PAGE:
For example, Calcium phosphate (CaP), as a major constituent of bone, has been extensively studied. And the representative CaPs, hydroxyapatite (HA), tricalcium phosphate (TCP) and the mixture of HA and TCP, known as biphasic calcium phosphate (BCP), have been successfully used in the clinic as the bone powder filler and coatings on the metal surface to improve the implant integration with bone. It is also one of the matrix materials for the fiber- or tube- reinforced scaffolds. Both HA and TCP have similar chemical composition, structural and elastic modulus to the mineral phase of native bone. From the biocompatibility perspective, they are excellent candidates as bone tissue engineering scaffolds (see Fig. 2.3). Teixeira et al. [22] prepared HA and BCP scaffolds with 70% interconnected porosity (68% pores are 400 ^m and 2% are 0.7 ^m in diameter), which successfully supported new bone formation in immune deficient male mice and were more prominent in the case of HA scaffolds. Woodard et al. [23] observed the lamellar and woven bone formation in a multi-scale porous HA scaffolds containing macroporosity (250-350 ^m) and microporosity (2-8 ^m). High compressive strength of 30.2 ± 6.0 MPa was reported

(a) P-TCP scaffolds prepared using polymethylmethacrylate balls with 500-600 pm in diameter [27];

Fig. 2.3 (a) P-TCP scaffolds prepared using polymethylmethacrylate balls with 500-600 pm in diameter [27]; (b) 3-D printing of calcium sulfate cylindrical scaffolds with the sample length 12 mm [28]; (c) commercially available HA cylindrical scaffolds with different porosity produced by sponge replica method [29] (Adapted with permission from Refs. [27-29]. Copyright 2009, 2015, 2015 Elsevier Ltd)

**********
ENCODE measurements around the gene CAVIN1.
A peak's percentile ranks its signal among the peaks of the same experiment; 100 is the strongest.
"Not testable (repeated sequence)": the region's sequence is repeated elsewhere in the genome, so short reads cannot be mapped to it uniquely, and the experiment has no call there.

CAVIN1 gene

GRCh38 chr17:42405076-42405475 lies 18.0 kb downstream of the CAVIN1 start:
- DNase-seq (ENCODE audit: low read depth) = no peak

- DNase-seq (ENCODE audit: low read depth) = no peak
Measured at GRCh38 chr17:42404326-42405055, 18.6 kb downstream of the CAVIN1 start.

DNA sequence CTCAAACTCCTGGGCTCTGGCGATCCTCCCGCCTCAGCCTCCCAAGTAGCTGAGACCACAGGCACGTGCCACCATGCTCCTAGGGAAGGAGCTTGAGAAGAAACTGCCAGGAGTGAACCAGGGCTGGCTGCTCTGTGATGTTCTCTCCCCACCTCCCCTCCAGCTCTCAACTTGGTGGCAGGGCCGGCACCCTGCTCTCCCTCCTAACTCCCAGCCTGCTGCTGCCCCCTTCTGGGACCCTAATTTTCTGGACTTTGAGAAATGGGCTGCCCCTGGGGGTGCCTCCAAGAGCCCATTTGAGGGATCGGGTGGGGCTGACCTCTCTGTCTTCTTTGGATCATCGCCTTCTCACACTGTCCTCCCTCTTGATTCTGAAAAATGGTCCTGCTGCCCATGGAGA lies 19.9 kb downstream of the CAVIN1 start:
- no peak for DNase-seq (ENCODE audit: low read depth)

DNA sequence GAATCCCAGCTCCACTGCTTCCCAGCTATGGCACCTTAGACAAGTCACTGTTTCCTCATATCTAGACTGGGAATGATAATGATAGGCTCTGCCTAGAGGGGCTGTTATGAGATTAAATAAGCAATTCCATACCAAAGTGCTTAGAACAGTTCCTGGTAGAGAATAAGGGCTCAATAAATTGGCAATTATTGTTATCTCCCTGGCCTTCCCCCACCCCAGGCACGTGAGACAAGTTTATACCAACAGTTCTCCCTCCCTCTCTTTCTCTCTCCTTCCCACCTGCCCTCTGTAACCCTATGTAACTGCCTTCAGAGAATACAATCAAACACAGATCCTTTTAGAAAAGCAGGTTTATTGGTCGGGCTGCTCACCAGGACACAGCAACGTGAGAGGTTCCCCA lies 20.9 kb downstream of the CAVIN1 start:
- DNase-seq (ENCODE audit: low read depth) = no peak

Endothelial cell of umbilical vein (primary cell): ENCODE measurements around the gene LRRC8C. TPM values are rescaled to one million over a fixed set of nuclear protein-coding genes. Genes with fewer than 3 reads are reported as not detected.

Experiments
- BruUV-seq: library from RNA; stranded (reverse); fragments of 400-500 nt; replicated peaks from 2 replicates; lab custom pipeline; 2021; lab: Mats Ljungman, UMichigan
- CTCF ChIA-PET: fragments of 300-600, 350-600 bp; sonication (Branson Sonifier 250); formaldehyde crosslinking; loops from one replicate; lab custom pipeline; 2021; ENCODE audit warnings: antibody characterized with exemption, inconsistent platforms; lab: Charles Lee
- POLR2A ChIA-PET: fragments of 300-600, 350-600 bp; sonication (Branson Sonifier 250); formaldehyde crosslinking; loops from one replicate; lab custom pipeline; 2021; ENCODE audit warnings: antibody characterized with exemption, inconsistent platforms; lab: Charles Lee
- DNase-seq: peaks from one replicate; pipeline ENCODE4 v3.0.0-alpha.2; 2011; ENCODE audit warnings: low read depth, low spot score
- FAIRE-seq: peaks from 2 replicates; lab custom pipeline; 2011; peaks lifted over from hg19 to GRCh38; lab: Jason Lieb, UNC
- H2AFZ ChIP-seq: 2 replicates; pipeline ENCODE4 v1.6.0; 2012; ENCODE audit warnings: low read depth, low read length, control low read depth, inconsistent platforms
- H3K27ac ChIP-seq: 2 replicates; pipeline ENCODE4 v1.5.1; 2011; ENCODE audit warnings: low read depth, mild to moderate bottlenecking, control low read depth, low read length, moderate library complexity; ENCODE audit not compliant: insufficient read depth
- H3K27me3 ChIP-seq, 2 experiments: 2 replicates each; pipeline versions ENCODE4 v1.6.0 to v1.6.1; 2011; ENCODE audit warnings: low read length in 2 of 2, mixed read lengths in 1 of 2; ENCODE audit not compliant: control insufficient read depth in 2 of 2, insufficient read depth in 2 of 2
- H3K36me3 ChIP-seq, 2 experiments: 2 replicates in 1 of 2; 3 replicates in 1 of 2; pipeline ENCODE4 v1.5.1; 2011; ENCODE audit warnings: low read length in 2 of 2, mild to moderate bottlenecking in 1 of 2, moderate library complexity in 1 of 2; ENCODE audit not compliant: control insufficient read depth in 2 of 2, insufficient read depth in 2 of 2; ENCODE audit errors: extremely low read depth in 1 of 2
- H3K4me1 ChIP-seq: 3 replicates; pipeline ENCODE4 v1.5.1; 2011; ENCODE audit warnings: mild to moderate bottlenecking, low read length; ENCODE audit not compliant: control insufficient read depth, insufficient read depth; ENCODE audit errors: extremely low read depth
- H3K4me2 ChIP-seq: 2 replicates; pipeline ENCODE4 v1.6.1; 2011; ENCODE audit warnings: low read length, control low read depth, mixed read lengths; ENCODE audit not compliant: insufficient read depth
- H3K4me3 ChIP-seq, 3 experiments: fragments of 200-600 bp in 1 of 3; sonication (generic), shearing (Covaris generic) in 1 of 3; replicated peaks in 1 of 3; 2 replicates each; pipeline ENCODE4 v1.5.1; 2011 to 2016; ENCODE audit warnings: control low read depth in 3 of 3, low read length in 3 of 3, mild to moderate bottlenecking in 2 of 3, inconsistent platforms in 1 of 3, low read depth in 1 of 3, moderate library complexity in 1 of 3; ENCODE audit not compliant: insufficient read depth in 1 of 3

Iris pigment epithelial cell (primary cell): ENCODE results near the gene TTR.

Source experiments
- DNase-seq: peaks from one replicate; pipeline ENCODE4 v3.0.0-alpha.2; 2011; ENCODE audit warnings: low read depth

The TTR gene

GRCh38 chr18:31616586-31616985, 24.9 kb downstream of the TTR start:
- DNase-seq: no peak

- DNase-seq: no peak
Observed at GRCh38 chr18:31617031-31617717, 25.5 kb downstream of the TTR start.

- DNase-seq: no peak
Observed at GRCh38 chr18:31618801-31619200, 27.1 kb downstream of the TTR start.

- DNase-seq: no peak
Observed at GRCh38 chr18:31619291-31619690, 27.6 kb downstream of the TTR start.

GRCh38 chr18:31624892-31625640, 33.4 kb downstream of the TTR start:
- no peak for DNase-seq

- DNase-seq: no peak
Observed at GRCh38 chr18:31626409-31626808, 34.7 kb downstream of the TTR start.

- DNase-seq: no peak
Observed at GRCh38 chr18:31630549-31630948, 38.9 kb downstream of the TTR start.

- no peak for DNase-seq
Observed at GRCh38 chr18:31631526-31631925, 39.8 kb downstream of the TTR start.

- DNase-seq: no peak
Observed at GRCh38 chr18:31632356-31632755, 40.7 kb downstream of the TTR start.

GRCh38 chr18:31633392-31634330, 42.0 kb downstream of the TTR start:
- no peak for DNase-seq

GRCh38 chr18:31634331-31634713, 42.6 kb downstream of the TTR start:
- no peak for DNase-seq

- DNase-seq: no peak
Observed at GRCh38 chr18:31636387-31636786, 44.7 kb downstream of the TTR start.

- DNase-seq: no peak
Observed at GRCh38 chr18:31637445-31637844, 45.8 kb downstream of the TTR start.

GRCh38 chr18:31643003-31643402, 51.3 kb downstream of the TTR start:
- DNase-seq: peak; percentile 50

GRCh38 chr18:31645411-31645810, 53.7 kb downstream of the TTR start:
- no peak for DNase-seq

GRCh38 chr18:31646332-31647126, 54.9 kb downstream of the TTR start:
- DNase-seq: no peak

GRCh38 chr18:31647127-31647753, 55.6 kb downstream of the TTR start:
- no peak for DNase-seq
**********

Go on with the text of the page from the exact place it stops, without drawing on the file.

with 70% porosity and the pore size at 50-600 pm. The macroporous HA scaffolds also allowed the cell adhesion, proliferation, and more importantly, internal migration, which will benefit the HA scaffolds to form a secure bonding with bone tissue [24]. HA and TCP scaffolds with internal controlled architectures have been prepared by direct 3D printing [25, 26]. Combined with microwave sintering, the maximum compressive strength was improved to 10.95 ± 1.28 MPa for TCP scaffolds with 42% porosity and the pore size at 400 pm. The TCP scaffolds with >60% porosity increased osteoblast activity and facilitated the new bone formation in the pores [25].